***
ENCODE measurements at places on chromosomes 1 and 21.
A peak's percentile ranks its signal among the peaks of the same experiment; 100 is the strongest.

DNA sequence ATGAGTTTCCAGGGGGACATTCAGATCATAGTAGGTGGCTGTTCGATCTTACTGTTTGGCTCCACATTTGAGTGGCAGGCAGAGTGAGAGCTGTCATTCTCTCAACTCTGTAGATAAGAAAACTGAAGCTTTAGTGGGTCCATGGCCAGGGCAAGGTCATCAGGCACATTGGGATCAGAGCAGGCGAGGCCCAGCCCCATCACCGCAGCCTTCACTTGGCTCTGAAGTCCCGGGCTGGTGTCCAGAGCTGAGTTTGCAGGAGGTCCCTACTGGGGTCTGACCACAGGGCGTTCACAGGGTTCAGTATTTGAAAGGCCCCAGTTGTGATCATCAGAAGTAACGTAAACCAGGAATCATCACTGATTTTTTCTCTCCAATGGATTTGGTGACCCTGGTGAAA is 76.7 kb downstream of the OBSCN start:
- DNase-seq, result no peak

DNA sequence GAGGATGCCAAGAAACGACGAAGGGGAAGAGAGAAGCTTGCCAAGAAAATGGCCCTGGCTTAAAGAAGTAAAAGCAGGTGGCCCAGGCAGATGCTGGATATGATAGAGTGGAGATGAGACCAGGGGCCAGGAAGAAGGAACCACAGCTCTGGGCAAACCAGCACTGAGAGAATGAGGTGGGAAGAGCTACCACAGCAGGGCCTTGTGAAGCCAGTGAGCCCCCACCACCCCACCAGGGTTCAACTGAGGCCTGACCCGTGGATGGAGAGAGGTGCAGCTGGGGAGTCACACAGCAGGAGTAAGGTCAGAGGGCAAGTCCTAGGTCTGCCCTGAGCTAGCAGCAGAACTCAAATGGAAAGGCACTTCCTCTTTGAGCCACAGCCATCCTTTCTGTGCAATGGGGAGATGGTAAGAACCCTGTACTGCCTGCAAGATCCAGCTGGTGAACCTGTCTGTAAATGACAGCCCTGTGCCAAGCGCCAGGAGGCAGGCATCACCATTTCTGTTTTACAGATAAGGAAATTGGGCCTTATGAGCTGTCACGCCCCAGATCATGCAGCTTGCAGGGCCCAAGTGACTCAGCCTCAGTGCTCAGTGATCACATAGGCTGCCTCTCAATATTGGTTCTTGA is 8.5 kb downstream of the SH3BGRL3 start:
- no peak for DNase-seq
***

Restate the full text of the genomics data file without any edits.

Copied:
ENCODE measurements at places on chromosomes 1 and 21.
A peak's percentile ranks its signal among the peaks of the same experiment; 100 is the strongest.

DNA sequence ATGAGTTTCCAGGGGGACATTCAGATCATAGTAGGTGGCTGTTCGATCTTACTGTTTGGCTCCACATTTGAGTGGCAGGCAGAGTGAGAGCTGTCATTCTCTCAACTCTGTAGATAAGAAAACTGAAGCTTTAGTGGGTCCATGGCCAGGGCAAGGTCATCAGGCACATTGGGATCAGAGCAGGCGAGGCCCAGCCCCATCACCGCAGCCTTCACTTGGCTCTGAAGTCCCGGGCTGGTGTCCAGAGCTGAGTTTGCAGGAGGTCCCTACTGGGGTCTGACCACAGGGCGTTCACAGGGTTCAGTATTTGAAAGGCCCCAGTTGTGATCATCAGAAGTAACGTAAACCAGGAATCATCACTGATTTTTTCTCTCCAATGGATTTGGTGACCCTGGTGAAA is 76.7 kb downstream of the OBSCN start:
- DNase-seq, result no peak

DNA sequence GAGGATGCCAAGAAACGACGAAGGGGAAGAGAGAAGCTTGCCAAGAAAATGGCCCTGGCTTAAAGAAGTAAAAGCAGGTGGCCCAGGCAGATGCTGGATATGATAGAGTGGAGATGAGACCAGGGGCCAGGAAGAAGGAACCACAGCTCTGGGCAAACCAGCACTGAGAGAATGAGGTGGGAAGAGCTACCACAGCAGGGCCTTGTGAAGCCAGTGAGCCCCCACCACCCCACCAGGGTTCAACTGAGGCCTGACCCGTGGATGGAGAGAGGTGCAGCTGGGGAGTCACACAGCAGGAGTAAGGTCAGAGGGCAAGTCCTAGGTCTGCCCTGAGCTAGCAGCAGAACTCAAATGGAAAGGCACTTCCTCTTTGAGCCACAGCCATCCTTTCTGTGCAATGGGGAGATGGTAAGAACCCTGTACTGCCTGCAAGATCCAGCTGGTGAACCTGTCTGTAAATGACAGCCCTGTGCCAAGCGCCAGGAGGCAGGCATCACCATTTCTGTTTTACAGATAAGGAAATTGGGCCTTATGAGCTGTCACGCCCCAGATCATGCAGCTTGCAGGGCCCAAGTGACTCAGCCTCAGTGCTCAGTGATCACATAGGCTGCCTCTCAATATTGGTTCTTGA is 8.5 kb downstream of the SH3BGRL3 start:
- no peak for DNase-seq